Why not fund on-demand with ... money?

The thing I don't understand about ad-funded applications is this: Why does everyone have such a problem with asking people to pay for them instead?

I can't let John Carroll's latest posting about ad-supported software pass without comment, because he repeats a misconception right in the middle of it that is really central to why I get so steamed up on this topic. Here's the bit that made me fume:

"Ad-funded software already exists, though it's most successful on the web. Google makes stacks of money from ads, as does MSN, MSNBC, CNN ... or even ZDNet."

Sorry, John, did you say 'software'? I was not aware that Google advertisers pay for their use of AdWords with money. Now there’s a thought.MSNBC, CNN and ZDNet were software publishers. Surely what you meant to say was 'ad-funded content,' not 'ad-funded software'? I find it simply incredible that otherwise highly intelligent people seem suddenly to be unable to tell the difference between content and applications when they're discussing the Web.

John isn't alone in repeating this canard. It seems to be received wisdom among industry analysts. According to another ZDNet news report last week, George Colony, CEO of Forrester Research, went as far as to write this in a recent column:

"Google's programs are free, funded through advertising and syndication. This is a prescient move. I foresee a world in which even enterprise applications like financials, ERP (enterprise resource planning), and supply chain software will be advertising-funded."

I'm sorry, George, John and everyone else who believes this, it's utter baloney, it really is. You can fund content with advertising (up to a point) but you cannot fund applications with it. Do you not see the difference?

Maybe it's a technology thing — geeks perceive them both as payloads, so they ignore the fundamental differences in the ways users interact with one or the other.

Maybe people get confused by Google, which makes money from advertising in two very distinct but highly sophisticated ways. One of them is by monetizing its content with ads. The other is by providing an automated service called AdWords that allows advertisers to buy and manage those ads. AdWords allows Google to profit handsomely from selling its unique form of advertising, but the application itself is not ad-funded. When a user goes into their AdWords console to choose some new keywords, there are no ad panels down the side promoting third-party keyword directories and AdWords optimization services. No, Google is much more cunning than that. Its advertisers pay for their use of AdWords with money. Now there's a thought.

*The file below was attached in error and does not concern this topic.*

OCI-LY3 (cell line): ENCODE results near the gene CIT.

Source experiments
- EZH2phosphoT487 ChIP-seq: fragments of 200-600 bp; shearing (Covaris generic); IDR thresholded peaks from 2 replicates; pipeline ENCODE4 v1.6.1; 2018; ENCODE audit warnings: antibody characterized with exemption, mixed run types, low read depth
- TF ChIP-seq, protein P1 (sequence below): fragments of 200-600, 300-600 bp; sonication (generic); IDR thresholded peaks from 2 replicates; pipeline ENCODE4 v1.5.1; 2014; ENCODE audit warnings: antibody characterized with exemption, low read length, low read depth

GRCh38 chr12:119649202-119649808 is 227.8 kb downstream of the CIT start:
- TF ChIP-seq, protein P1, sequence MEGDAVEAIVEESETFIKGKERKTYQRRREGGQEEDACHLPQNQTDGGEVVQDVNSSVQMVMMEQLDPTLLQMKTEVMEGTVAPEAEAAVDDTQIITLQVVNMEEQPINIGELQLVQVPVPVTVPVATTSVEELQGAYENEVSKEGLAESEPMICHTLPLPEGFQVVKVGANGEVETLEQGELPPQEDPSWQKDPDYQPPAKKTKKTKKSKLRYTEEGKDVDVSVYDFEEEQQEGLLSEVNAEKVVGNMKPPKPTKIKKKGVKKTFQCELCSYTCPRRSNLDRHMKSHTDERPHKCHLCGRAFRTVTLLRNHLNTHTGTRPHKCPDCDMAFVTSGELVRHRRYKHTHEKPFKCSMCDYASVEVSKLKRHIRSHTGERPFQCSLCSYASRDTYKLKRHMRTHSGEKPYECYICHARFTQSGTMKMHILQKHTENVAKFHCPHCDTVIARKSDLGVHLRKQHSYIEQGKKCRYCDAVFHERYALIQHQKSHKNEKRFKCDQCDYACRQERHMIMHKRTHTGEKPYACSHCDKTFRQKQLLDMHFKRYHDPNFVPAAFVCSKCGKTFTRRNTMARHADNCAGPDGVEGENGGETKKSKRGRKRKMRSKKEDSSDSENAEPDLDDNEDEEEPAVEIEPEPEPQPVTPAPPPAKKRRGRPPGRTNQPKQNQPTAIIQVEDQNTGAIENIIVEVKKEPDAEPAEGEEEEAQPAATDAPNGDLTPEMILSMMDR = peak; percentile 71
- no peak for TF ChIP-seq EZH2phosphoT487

Maybe people have got the wrong metaphor stuck in their heads because they've spent too much time listening to Tellywood and the telcos. Here's a selective extract of some of the many things Doc Searls had to say on the dangers of that in his latest essay on the future of the Net:

"Most significantly, the Net is a marketplace. In fact, the Net is the largest, most open, most free and most productive marketplace the world has ever known ... When we talk about 'delivering content to consumers through the Net', rather than 'selling products to customers on the Net', we ... unconsciously agree that the Net is just a piping system ... one way of framing the Net — as a transport system for content — is winning over another way of framing the Net — as a place where markets and business and culture and governance can all thrive."

To adapt Doc's language, I can't understand why people are still thinking about 'delivering software as a service over the Net' instead of 'selling software-based services on the Net'. Why persist in befuddling their brains with this absurd conflation of content and applications? All we're talking about is competing in an open market at a fair price for services rendered. Why on earth would anyone find that such a difficult concept to get their heads around?